Monday Sparks — Writing Prompts: How Would You Begin?

This photo has two obvious ways to start a story: from the animal’s POV or the person’s. How would you begin a story with either one?

Daisy’s wrong. This creature isn’t hiding food. I’ve sniffed it all over. She tricked me again. And if Mom catches me by this weird thing, she’ll probably kick me out of the nest. But it’s all Daisy’s —

It’s moving! And making terrible noises! Mom!

Monday Sparks — Writing Prompts: How Would You Begin?

Since this month is all about beginnings, my prompts will be pictures that could start a story. How would you begin?

I hugged my cousin Jared as I walked into the huge reception hall.

“Glad you could make it,” he said.

“I figured I had to come. Your mom wouldn’t speak to me at Thanksgiving if I missed your parents’ anniversary soiree. Where’s Maddie?”

Jared threw up his hands. “Who knows? My parents invited so many people I don’t know that I feel like a party crasher.”

As Jared greeted another relative, I scanned the surging crowd. At a table on the far side of the room, my cousin Maddie sat with a women I didn’t know. Maddie looked as sunny as she always did although I knew she couldn’t enjoy chitchatting with strangers.

Keeping an eye on them, I worked my way through the crowd.

The woman leaned over and whispered something. Maddie’s jaw swung loose, her eyes flew open, and she went as still as stone.

The woman, with her back toward me, left the table.

I hurried over as fast as I could. “Maddie, what happened?”


Monday Sparks — Writing Prompts: Favorite Opening Lines

My theme this month is beginnings, all kinds of beginnings related to writers, readers, and books. So I’m sharing some of my favorite opening lines and why I like them.

“Ghosts? Mercy, yes–I can tell you a thing or three about ghosts. As sure as my name’s Josh McBroom a haunt came lurking about our wonderful once-acre farm.”

McBroom’s Ghost by Sid Fleischman

This is the first McBroom book I read as a child, and I loved the voice of the narrator. I didn’t know it then, but unique character voices are what pull me into a story.

“Walking up and down the platform alongside the train in the Pennsylvania Station, having wiped the sweat from my brow, I lit a cigarette with the feeling that after it had calmed my nerves a little I would be prepared to submit bids for a contract to move the Pyramid of Cheops from Egypt to the top of the Empire Stat Building with my bare hands, in a swimming-suit; after what I had just gone through.”

Too Many Cooks by Rex Stout

This novel introduced me to the genius detective Nero Wolfe and his extremely engaging assistant and bodyguard Archie Goodwin. Archie narrates the stories. Many of the mysteries, usually the novellas, are great whodunits, but I keep coming back because it’s so much fun to sit with Archie and let him spin his tale.

“To Sherlock Holmes she is always the woman.”

“A Scandal In Bohemia” by Sir Arthur Conan Doyle

With that sentence, Sir Arthur created a tale that most Sherlock fans can’t get enough of. Because Irene Adler only appeared in this single story, her fascinating character, and Holmes’s reaction to her, has inspired writers for years.

“The sun was dying, and its blood spattered the sky as it crept into a sepulcher behind the hills. The keening winds sent the dry, fallen leaves scurrying towards the west, as though hastening them to the funeral of the sun.”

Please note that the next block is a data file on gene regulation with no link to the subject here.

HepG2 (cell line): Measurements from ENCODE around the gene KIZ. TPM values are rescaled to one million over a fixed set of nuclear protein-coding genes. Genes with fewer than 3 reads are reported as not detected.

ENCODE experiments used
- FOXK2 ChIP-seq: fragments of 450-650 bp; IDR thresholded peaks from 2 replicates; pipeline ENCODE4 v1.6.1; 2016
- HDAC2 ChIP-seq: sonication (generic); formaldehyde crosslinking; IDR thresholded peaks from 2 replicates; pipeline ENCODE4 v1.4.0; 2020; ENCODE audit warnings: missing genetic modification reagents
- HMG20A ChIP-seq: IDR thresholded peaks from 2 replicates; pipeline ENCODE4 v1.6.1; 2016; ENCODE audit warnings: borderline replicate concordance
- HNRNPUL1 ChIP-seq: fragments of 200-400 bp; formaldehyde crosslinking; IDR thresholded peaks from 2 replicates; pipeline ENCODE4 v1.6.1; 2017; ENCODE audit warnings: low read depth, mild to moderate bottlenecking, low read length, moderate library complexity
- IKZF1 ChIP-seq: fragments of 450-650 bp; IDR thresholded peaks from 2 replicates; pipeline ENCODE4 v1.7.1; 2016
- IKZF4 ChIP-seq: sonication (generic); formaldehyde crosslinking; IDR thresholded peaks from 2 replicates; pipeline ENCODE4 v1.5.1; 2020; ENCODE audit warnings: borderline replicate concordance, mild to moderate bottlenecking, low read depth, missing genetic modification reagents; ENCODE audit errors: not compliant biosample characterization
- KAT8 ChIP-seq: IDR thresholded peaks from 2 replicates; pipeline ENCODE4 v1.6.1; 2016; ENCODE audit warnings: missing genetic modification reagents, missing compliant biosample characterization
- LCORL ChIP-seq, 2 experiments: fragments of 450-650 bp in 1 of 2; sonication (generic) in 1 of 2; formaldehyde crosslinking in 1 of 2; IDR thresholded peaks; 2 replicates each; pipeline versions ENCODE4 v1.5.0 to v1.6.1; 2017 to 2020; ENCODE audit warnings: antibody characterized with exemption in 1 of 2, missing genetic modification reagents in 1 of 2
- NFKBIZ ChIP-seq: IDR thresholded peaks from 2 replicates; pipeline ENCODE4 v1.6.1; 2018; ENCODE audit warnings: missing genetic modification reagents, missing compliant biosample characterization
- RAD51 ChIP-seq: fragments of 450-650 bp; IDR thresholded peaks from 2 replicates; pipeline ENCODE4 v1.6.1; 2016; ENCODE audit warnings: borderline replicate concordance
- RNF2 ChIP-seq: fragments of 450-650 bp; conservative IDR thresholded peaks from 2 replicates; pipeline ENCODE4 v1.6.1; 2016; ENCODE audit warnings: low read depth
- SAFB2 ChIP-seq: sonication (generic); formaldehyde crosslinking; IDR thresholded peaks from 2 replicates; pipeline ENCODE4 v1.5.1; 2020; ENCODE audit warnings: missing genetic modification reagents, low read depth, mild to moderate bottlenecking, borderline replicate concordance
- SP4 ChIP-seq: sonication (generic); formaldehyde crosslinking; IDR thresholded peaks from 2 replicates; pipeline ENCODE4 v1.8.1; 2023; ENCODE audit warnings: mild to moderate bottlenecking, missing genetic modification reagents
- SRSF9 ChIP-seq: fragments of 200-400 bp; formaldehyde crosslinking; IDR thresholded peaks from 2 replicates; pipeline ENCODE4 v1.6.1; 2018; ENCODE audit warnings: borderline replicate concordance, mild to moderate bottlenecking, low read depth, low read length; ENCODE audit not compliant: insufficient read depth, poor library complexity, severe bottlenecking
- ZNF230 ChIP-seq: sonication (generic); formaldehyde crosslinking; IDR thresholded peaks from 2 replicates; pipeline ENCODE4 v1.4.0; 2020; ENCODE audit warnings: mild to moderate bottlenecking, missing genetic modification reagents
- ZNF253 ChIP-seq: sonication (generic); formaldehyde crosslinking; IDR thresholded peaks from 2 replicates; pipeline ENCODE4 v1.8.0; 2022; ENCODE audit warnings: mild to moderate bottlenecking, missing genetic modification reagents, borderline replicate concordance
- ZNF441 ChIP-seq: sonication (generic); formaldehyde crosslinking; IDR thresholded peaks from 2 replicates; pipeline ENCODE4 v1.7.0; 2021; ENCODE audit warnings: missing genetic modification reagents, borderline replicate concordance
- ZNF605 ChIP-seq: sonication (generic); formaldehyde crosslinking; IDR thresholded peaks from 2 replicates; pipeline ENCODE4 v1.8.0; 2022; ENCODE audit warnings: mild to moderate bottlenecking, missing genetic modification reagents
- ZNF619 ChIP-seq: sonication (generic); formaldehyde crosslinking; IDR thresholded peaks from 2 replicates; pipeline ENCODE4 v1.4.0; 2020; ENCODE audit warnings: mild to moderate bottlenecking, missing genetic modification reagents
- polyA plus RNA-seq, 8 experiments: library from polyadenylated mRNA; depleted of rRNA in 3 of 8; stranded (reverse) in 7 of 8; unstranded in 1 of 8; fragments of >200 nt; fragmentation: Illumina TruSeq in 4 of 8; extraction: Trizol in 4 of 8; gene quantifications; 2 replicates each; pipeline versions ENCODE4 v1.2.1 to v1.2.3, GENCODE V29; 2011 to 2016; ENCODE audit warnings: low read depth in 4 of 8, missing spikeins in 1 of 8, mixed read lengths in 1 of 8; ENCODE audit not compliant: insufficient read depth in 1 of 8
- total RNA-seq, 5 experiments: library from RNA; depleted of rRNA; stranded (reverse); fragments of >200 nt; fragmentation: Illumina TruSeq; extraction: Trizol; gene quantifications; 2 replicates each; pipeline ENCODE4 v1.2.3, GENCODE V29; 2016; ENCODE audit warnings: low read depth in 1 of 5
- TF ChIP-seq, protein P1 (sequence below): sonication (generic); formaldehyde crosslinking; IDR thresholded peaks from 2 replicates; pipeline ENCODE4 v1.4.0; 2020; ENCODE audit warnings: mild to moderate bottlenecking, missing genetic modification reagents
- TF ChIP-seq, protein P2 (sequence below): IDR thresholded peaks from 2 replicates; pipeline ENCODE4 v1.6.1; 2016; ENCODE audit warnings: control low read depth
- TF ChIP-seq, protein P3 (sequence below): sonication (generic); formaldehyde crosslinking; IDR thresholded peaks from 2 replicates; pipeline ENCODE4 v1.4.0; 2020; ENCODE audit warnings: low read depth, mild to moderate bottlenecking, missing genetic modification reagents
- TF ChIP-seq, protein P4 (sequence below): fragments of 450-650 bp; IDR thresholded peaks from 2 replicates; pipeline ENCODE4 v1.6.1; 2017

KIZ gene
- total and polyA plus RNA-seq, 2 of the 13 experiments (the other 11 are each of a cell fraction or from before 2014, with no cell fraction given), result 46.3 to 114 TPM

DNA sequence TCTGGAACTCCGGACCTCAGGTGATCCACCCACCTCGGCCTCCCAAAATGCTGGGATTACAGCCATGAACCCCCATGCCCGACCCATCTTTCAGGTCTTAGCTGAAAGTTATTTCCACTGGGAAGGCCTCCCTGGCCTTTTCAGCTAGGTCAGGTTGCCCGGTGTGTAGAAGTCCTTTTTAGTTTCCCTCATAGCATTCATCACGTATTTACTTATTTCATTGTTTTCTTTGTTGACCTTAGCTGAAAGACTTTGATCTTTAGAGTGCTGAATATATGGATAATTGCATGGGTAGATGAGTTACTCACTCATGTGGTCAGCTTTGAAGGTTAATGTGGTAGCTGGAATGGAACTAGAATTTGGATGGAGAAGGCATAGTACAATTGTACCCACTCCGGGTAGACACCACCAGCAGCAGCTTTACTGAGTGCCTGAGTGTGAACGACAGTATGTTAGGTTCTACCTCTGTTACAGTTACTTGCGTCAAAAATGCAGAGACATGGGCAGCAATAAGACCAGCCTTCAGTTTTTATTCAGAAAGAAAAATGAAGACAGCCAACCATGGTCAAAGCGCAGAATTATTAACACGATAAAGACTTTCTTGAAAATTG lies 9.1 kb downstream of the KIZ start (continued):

“The Cloak” by Robert Bloch

One of the best openings of any short story I’ve read and perfect for a tale of Halloween.

“It is along toward four o’clock in the morning, and I am sitting in Mindy’s restaurant on Broadway with Ambrose Hammer, the newspaper scribe, enjoying a sturgeon sandwich, which is wonderful brain food, and listening to Ambrose tell me what is wrong with the world, and I am somewhat discouraged by what he tells me for Ambrose is such a guy as is always very pessimistic about everything.”

“Broadway Complex” by Damon Runyon

I discovered the short stories of Damon Runyon when I was seventeen. Again, it was the voice that caught my attention. The nameless narrator and all the other characters speak in a style invented by Mr. Runyon to sound like the way New Yorkers talked in the 1920’s and ’30’s. The characters use present tense, without contractions, and slang like “Roscoe” for gun, “gendarmes” for police, and “more than somewhat” for an excessive amount. Also the gangsters, showgirls, gamblers, and crooks go by  their nicknames, like Dave the Dude, Regret, Nicely-Nicely, and Asleep.

What are some of your favorite opening lines?

Monday Sparks — Writing Prompts: What’s the Christmas Story?

romancew-596094_1280Although Christmas is over, I have one more prompt for the holiday. Romance is the one genre I find the most difficult to get interested in. So if you are inspired by this photo to write a scene for a Christmas romance, especially if you are a seasoned Hallmark Christmas movie fan, please share below.

I can stand romance better if it’s part of another genre, like mystery or scifi. Or how about all three?

The woman in the photo is an alien disguised as a human to conduct Earth research for her doctoral thesis. She’s fallen in love with the man, who has recently discovered during the holiday season that his girlfriend is literally out of this world.

The woman’s professor comes to Earth to oversee her research and is found dead. The aliens send detectives to solve the case, and the woman is the prime suspect.

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